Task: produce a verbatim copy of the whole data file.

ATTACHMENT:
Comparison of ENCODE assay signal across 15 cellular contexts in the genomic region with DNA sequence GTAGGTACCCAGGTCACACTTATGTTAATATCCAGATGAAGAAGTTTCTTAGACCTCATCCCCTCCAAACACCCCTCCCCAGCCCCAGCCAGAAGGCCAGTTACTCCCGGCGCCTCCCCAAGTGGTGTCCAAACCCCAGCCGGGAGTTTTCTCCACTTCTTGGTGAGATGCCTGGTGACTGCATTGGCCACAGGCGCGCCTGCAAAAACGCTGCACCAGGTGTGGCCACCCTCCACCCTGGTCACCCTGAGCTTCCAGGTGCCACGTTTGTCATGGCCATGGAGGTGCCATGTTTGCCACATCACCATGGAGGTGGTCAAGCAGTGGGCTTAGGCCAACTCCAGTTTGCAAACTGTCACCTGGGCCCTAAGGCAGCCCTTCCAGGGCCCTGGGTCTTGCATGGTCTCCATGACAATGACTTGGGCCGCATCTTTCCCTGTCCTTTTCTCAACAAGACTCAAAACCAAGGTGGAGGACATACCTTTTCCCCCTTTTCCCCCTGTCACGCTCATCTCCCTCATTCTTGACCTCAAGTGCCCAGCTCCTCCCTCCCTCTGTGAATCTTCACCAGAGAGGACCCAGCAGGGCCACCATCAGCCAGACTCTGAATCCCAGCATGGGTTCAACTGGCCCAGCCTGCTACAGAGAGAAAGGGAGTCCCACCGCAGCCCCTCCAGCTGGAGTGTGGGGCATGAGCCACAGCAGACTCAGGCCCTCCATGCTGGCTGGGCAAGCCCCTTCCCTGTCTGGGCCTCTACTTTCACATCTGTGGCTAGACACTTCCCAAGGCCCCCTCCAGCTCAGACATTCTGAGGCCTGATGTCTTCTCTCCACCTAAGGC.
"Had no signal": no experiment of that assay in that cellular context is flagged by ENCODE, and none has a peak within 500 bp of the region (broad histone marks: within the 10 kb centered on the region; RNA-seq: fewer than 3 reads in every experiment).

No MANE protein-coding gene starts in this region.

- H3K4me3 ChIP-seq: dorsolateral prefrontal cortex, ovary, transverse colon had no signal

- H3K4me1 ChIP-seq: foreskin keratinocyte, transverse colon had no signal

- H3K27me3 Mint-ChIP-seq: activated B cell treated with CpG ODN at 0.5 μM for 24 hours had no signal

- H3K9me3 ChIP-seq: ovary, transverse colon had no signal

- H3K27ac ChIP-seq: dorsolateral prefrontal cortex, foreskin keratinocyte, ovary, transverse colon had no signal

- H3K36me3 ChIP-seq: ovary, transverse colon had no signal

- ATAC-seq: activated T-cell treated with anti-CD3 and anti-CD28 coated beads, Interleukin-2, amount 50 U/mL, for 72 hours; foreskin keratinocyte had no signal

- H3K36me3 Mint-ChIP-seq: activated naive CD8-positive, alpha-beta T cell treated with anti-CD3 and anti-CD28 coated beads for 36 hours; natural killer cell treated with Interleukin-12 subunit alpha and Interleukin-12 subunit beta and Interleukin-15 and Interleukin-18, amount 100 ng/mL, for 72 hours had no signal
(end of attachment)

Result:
Comparison of ENCODE assay signal across 15 cellular contexts in the genomic region with DNA sequence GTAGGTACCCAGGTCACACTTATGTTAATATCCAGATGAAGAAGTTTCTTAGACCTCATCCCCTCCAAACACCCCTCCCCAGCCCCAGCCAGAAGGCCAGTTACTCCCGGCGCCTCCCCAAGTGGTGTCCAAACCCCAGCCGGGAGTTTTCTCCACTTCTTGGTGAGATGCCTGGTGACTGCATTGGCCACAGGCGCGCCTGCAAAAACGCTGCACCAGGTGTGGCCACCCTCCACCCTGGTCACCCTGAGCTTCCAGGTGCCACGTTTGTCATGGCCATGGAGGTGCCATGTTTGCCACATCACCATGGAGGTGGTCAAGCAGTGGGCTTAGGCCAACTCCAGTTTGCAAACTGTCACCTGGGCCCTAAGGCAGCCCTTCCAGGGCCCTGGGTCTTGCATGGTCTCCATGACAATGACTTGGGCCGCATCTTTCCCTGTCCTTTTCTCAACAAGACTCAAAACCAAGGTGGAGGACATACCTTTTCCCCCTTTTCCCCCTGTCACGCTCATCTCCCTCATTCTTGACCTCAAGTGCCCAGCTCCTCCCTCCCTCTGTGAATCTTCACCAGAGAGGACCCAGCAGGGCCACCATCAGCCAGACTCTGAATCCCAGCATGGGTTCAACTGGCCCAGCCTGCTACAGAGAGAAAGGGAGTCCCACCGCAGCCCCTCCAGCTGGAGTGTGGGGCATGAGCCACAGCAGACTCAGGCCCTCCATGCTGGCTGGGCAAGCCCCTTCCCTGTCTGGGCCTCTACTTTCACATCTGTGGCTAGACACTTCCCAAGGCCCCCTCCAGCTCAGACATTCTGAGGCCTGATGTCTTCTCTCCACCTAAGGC.
"Had no signal": no experiment of that assay in that cellular context is flagged by ENCODE, and none has a peak within 500 bp of the region (broad histone marks: within the 10 kb centered on the region; RNA-seq: fewer than 3 reads in every experiment).

No MANE protein-coding gene starts in this region.

- H3K4me3 ChIP-seq: dorsolateral prefrontal cortex, ovary, transverse colon had no signal

- H3K4me1 ChIP-seq: foreskin keratinocyte, transverse colon had no signal

- H3K27me3 Mint-ChIP-seq: activated B cell treated with CpG ODN at 0.5 μM for 24 hours had no signal

- H3K9me3 ChIP-seq: ovary, transverse colon had no signal

- H3K27ac ChIP-seq: dorsolateral prefrontal cortex, foreskin keratinocyte, ovary, transverse colon had no signal

- H3K36me3 ChIP-seq: ovary, transverse colon had no signal

- ATAC-seq: activated T-cell treated with anti-CD3 and anti-CD28 coated beads, Interleukin-2, amount 50 U/mL, for 72 hours; foreskin keratinocyte had no signal

- H3K36me3 Mint-ChIP-seq: activated naive CD8-positive, alpha-beta T cell treated with anti-CD3 and anti-CD28 coated beads for 36 hours; natural killer cell treated with Interleukin-12 subunit alpha and Interleukin-12 subunit beta and Interleukin-15 and Interleukin-18, amount 100 ng/mL, for 72 hours had no signal